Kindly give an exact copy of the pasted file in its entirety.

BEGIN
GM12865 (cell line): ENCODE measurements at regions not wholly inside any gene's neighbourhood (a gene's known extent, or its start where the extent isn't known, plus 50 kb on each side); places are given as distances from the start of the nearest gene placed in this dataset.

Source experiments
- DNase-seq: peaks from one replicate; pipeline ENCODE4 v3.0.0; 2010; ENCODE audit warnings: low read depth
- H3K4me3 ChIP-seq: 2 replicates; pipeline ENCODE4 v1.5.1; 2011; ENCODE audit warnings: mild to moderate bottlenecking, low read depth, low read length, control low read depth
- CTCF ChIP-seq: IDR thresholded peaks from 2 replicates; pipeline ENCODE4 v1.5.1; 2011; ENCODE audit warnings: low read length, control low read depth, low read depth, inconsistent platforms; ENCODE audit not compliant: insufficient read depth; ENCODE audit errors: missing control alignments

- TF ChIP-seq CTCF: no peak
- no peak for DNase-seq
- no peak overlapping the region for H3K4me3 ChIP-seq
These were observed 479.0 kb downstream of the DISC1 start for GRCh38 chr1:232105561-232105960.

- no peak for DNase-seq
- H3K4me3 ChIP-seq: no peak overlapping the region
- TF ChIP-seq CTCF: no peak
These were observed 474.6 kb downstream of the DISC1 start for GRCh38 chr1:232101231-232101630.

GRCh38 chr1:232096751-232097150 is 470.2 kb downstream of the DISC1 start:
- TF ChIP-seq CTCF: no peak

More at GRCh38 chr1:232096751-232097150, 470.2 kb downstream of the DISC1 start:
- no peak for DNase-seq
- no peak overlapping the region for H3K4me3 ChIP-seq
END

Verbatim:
GM12865 (cell line): ENCODE measurements at regions not wholly inside any gene's neighbourhood (a gene's known extent, or its start where the extent isn't known, plus 50 kb on each side); places are given as distances from the start of the nearest gene placed in this dataset.

Source experiments
- DNase-seq: peaks from one replicate; pipeline ENCODE4 v3.0.0; 2010; ENCODE audit warnings: low read depth
- H3K4me3 ChIP-seq: 2 replicates; pipeline ENCODE4 v1.5.1; 2011; ENCODE audit warnings: mild to moderate bottlenecking, low read depth, low read length, control low read depth
- CTCF ChIP-seq: IDR thresholded peaks from 2 replicates; pipeline ENCODE4 v1.5.1; 2011; ENCODE audit warnings: low read length, control low read depth, low read depth, inconsistent platforms; ENCODE audit not compliant: insufficient read depth; ENCODE audit errors: missing control alignments

- TF ChIP-seq CTCF: no peak
- no peak for DNase-seq
- no peak overlapping the region for H3K4me3 ChIP-seq
These were observed 479.0 kb downstream of the DISC1 start for GRCh38 chr1:232105561-232105960.

- no peak for DNase-seq
- H3K4me3 ChIP-seq: no peak overlapping the region
- TF ChIP-seq CTCF: no peak
These were observed 474.6 kb downstream of the DISC1 start for GRCh38 chr1:232101231-232101630.

GRCh38 chr1:232096751-232097150 is 470.2 kb downstream of the DISC1 start:
- TF ChIP-seq CTCF: no peak

More at GRCh38 chr1:232096751-232097150, 470.2 kb downstream of the DISC1 start:
- no peak for DNase-seq
- no peak overlapping the region for H3K4me3 ChIP-seq